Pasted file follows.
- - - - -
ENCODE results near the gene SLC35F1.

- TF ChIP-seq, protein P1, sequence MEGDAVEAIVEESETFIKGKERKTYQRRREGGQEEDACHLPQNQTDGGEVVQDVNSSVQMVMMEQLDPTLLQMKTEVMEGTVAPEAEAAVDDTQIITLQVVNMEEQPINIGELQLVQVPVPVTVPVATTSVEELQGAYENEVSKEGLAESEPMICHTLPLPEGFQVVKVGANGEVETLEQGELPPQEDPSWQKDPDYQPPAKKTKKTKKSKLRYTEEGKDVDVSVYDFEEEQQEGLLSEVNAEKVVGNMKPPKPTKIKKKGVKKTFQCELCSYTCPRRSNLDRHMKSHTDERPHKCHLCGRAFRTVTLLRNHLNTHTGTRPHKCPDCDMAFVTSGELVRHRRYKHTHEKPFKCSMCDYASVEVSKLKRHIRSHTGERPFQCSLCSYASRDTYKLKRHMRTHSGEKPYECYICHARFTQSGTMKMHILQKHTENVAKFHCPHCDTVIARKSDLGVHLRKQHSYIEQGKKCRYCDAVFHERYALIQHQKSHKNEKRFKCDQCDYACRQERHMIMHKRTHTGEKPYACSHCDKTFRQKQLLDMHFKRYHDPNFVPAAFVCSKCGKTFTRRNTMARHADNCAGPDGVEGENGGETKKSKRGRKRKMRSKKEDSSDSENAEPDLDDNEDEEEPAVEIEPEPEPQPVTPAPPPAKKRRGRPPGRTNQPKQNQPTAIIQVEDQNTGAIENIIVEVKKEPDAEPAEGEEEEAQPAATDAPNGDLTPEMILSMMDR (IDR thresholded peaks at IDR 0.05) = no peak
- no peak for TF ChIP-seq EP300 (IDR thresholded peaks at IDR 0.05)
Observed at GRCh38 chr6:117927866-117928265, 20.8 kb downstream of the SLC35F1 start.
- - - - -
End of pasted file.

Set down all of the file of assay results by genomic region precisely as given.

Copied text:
ENCODE results near the gene SLC35F1.

- TF ChIP-seq, protein P1, sequence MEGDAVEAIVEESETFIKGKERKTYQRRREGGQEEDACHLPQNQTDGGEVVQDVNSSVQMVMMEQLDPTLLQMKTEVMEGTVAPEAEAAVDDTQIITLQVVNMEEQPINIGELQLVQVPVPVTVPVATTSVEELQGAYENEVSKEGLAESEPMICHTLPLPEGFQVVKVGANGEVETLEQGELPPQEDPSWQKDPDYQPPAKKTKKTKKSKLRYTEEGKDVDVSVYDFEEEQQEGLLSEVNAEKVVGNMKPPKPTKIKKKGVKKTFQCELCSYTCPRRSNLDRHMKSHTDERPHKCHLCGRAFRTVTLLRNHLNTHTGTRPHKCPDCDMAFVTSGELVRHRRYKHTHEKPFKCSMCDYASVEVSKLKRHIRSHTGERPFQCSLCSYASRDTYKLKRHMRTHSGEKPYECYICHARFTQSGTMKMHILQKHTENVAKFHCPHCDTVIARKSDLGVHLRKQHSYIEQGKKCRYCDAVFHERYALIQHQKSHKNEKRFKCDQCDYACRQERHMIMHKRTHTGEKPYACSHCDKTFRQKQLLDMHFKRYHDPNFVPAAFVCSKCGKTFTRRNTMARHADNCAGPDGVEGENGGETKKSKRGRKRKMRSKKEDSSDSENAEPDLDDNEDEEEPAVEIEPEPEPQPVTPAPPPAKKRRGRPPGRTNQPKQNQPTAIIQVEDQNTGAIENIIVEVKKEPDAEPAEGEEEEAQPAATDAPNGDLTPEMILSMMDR (IDR thresholded peaks at IDR 0.05) = no peak
- no peak for TF ChIP-seq EP300 (IDR thresholded peaks at IDR 0.05)
Observed at GRCh38 chr6:117927866-117928265, 20.8 kb downstream of the SLC35F1 start.